For many in Orillia, the blue spruce tree that stands tall at the corner of Mississauga and West is known as the Opera House Christmas tree. It is lit every year during the Candlelight Parade, taking place next Friday. But for my family, and many that knew my grandfather, it will always be known as Fred’s Tree.
The Candlelight Parade has become a staple for many families in town and is a great way to get excited for the coming holiday season. The downtown twinkles with thousands of lights and hundreds of kids sing Christmas carols as they walk up Mississauga towards the Opera House. And all together, they stand in awe of the spruce tree and ohh and ahh at the decorations.
My co-worker David Hawke provided me with an unexpected history lesson about that tree when he brought in a copy of the Wednesday Nighter, a publication that has long been out of print. The article was entitled “Fred’s Tree” and is dated May 24, 1972.
In the early 70s, the City would cut down a large tree every year and place it at the then location of City Hall. For years, the Orillia Horticultural Society and residents suggested to City Council that they purchase one tree to be planted but it took my grandfather Fred Noakes to push that suggestion into action. Fred was a local photographer and naturalist and thanks to that letter, the blue spruce was purchased and planted. The tree was three or four tons and stood at more than fifteen feet high when it was planted.
The Wednesday Nighter explained: “No doubt Mr. Noakes would be the first to tell us he didn’t think of the idea, but it’s people like him who care – people like him to take the time to write a letter – that make this world a little richer, or a little happier, in a special kind of way. That’s why, as far as we are concerned, it will always be known as Fred’s Tree”.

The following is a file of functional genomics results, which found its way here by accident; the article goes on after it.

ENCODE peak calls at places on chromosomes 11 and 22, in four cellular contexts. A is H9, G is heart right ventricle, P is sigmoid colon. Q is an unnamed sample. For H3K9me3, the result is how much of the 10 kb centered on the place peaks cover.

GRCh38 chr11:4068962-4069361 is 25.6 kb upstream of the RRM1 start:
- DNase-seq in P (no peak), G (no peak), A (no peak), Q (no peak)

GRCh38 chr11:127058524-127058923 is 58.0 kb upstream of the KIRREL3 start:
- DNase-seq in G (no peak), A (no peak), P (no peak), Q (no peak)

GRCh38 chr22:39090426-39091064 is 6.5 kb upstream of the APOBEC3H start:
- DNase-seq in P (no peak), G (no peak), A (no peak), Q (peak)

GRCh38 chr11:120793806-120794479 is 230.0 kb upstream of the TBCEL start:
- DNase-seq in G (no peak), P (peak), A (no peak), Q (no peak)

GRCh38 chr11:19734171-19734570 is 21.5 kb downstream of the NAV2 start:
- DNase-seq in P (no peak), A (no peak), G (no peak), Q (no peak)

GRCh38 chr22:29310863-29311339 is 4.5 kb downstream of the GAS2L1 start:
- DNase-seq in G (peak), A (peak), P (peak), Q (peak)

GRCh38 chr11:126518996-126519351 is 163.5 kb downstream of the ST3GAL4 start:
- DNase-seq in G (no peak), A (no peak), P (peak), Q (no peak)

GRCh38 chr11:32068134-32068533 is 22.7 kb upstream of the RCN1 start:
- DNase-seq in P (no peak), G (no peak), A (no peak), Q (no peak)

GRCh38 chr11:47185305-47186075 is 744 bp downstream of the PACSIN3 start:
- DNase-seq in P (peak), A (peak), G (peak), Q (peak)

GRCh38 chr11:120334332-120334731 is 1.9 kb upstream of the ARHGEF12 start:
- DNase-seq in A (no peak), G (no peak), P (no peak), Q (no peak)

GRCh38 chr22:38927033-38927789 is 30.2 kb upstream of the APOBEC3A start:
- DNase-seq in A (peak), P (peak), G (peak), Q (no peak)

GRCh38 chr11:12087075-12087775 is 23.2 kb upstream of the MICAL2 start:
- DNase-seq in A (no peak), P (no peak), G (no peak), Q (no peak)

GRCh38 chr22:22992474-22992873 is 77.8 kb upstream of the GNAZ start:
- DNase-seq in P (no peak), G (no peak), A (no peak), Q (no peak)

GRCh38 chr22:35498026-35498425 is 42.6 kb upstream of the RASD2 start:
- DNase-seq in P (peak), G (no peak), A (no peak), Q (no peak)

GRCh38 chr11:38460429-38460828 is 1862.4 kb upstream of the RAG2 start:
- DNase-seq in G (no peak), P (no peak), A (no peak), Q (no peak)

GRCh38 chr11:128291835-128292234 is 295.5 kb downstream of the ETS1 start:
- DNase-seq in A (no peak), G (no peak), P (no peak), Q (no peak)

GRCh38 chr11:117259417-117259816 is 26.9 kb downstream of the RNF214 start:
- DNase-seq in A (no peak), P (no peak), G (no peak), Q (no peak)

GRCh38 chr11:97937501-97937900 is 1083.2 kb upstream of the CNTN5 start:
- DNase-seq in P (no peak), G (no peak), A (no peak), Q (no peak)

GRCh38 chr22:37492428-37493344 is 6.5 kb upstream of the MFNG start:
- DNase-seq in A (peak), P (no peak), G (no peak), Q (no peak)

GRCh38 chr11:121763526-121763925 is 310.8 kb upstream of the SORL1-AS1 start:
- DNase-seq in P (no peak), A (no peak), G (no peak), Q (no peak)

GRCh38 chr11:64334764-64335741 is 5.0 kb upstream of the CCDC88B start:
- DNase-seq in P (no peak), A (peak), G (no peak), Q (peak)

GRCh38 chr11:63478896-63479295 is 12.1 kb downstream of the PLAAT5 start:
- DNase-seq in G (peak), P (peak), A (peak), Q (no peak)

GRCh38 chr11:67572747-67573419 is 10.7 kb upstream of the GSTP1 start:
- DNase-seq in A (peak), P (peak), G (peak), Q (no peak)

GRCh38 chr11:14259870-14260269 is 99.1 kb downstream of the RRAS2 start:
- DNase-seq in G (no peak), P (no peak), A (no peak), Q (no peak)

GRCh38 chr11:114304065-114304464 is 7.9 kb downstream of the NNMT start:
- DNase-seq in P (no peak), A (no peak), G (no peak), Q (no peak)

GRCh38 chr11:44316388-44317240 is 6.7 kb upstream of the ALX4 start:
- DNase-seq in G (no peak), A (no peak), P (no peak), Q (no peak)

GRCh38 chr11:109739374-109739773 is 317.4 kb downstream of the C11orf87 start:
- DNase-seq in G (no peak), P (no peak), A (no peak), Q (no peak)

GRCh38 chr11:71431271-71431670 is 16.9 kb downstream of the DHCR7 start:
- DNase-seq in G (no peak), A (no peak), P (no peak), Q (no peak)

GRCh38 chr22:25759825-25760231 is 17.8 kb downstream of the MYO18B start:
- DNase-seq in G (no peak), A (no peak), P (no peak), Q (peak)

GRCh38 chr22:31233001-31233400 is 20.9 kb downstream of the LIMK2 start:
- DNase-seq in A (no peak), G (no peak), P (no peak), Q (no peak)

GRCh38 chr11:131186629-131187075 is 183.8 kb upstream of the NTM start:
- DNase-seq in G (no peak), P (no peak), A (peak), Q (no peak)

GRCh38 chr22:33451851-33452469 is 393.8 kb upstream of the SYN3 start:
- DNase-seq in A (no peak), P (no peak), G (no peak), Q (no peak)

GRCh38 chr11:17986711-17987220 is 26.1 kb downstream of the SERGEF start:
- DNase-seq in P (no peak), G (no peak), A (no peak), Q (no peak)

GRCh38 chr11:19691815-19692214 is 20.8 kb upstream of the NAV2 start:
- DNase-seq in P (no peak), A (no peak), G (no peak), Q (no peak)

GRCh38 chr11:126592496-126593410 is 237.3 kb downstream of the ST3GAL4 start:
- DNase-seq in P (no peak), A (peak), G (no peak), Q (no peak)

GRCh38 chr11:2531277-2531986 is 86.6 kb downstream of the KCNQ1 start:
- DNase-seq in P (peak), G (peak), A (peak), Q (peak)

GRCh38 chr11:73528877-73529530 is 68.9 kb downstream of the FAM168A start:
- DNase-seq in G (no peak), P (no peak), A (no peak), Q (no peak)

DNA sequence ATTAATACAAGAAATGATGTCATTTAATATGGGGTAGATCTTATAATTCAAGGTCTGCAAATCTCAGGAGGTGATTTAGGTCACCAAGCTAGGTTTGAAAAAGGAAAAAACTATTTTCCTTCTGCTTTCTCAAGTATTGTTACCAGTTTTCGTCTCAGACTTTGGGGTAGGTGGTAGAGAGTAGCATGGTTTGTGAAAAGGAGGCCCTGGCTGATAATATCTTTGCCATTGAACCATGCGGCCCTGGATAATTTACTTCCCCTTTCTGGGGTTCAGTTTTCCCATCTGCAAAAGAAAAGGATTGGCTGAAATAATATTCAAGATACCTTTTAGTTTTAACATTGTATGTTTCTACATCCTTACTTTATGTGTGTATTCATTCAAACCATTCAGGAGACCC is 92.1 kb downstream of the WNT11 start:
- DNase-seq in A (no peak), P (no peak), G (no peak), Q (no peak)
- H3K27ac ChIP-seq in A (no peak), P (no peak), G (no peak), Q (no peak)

It’s now 40 years since the planting of the blue spruce, and it’s now almost as tall as the Opera House and is centerpiece of every Christmas light celebration.
Fred passed away when I was young, so I don’t have many memories of him but his love of nature was passed down to my mother and also onto me. To my surprise, when I tell Conservancy supporters about my family, many knew him. When I started working at The Couchiching Conservancy, I had no idea that in a way I would be following in my grandfather’s footsteps. I know that if Fred was around today, he would be proud of where I am working.
So this Friday, if you attend the Candlelight parade, think of my grandfather and the history of Fred’s tree, and remember this line from the Wednesday Nighter: “It is only a very small thing, but in all probability more people will get pleasure from that tree than thirty thousand political speeches.”
Written by Tanya Clark.